2 Cup Tomato Sauce
2 Garlic (cloves, minced)
3-4 Thyme (sprigs)
2 tbsp Olive Oil
1 Egg Plant
1 Green Zucchini
1 Red Bell Pepper
2-3 Potatoes (sweet)
Salt & Pepper
Ingredients for Béchamel Sauce
1 tbsp unsalted Butter
1 tsp Flour
1 Cup Milk (Almond milk)
1/8 tsp Nutmeg
1/8 tsp Cloves
Following our week discussing heart health and love, I am taking you on a different journey and one away from all of this snow! Let’s go to France! Hubby & I are not French but we have been in love with all things French for a long time. From cooking to décor, potager gardens to architecture, we find it all quite inspiring and there are a number of things we can learn when it comes to JoyFull Eating.
The French Diet has long puzzled scientists. How can a nation that eats food high in saturated fat such as cheese have such low rates of heart disease? There are a number of factors that contribute to this, so let’s explore a few of them together.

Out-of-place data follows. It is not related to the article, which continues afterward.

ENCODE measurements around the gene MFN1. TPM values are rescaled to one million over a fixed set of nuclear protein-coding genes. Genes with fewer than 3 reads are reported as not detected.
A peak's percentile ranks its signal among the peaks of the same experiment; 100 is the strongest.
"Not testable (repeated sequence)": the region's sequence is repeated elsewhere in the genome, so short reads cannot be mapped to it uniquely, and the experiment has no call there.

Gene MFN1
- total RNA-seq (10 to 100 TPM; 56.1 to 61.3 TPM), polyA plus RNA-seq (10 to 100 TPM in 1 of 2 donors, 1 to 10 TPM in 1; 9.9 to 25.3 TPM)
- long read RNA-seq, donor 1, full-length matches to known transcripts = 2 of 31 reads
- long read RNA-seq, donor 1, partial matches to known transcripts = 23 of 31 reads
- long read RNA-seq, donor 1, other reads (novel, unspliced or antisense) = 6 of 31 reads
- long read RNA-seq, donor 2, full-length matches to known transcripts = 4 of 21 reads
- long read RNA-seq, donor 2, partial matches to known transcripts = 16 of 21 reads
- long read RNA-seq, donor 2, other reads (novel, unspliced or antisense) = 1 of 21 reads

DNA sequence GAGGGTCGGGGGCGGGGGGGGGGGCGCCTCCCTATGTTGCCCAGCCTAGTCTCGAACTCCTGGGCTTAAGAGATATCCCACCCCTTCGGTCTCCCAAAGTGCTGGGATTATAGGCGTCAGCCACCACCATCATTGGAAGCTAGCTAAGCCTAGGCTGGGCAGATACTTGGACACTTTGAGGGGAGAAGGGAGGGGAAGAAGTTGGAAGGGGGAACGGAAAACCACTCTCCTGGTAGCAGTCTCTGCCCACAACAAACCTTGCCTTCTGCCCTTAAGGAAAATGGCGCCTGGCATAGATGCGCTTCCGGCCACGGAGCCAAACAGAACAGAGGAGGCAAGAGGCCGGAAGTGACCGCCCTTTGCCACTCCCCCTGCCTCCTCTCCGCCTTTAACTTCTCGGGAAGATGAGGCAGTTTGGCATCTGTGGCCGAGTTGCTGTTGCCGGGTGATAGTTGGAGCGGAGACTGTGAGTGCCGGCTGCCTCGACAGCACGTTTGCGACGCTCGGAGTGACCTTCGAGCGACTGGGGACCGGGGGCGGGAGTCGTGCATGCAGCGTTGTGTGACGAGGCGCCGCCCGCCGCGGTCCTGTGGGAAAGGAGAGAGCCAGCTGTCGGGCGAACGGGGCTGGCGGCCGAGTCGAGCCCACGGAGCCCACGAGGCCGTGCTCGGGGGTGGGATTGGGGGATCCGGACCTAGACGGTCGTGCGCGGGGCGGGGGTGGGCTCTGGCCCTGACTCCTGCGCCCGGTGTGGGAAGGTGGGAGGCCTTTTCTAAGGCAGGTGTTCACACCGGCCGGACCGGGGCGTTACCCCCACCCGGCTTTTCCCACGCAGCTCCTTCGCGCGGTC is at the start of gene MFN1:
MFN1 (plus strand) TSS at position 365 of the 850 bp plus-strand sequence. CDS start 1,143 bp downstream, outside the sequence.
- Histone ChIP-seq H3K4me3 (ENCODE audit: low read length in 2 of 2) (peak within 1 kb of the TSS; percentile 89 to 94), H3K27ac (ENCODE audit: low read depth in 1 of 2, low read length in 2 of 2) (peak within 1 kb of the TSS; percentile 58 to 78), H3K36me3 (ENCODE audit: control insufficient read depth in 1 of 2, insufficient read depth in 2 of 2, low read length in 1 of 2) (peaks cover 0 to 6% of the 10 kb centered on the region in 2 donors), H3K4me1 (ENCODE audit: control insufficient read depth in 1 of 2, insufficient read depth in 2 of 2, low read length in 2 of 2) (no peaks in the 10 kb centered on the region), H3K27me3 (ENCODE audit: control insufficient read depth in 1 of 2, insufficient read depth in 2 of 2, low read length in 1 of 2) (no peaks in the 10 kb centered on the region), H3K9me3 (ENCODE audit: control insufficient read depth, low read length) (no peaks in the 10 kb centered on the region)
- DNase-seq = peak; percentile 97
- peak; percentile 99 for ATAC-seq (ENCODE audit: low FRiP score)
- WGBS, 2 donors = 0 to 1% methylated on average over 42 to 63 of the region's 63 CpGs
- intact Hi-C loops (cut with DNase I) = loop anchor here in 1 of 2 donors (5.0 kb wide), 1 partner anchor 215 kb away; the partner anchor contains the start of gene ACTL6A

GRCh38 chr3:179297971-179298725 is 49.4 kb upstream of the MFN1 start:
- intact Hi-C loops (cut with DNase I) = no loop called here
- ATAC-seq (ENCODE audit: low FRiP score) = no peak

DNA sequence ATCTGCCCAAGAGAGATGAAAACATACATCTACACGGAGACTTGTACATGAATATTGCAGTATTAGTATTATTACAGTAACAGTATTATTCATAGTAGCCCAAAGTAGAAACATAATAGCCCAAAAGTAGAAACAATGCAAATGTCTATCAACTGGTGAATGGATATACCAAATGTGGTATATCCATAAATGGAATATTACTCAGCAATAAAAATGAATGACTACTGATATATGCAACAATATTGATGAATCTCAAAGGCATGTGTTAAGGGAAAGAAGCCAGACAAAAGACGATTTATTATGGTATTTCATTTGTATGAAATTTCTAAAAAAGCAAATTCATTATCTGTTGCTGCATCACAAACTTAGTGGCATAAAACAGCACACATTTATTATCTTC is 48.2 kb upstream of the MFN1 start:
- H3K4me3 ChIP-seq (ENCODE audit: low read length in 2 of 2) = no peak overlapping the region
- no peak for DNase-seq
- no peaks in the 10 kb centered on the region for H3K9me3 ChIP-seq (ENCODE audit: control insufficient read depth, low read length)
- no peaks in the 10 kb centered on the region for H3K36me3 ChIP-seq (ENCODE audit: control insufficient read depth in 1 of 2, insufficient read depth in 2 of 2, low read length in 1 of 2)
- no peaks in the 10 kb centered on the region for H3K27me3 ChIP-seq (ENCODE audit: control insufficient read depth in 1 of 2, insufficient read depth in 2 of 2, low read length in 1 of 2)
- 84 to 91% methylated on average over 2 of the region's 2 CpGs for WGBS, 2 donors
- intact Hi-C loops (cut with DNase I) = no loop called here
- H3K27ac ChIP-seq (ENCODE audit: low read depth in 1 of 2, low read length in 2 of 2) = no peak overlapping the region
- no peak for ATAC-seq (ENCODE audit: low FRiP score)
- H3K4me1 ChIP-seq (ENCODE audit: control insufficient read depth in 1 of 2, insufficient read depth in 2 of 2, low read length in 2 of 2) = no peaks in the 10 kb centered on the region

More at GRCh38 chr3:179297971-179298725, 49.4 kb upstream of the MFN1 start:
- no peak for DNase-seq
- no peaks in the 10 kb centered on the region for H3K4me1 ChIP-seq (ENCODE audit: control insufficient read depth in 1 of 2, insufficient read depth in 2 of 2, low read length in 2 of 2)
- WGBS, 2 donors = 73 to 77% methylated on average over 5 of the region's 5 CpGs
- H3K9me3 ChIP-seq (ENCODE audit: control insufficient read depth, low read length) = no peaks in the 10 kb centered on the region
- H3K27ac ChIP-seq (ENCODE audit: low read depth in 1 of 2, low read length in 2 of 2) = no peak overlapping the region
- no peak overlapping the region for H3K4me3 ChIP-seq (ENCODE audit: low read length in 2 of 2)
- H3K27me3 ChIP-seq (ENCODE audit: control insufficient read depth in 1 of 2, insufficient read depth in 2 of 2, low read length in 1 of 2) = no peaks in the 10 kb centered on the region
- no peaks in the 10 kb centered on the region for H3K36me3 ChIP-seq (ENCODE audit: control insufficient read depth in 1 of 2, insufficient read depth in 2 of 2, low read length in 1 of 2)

5 Secrets to the Art of French Eating!
First off on our list is the quality of foods. The quality of food we choose to consume plays an integral part in a holistic health plan and it is one of the first things I discuss with clients. Highly processed “foods” and foods that come a great distance have less nutritional value and flavour, and consequently reduces our enjoyment as well. The scientists studying the French diet highlighted that “eating high quality food that is palatable can help a person stop from feeling deprived and overeating.” Quality whole foods are rich in nutrients and minerals and nourish our bodies. French farmlands supply farmers markets with fresh produce daily. When in season, we can do the same! Shop at your local markets and buy as fresh and local as possible. You will TASTE the difference. Hubby & I have noticed our taste buds change over time as we intentionally choose better quality when we can. In the winter we still choose to buy local greenhouse produce when available and enjoy our own food preserved from last season’s gardens.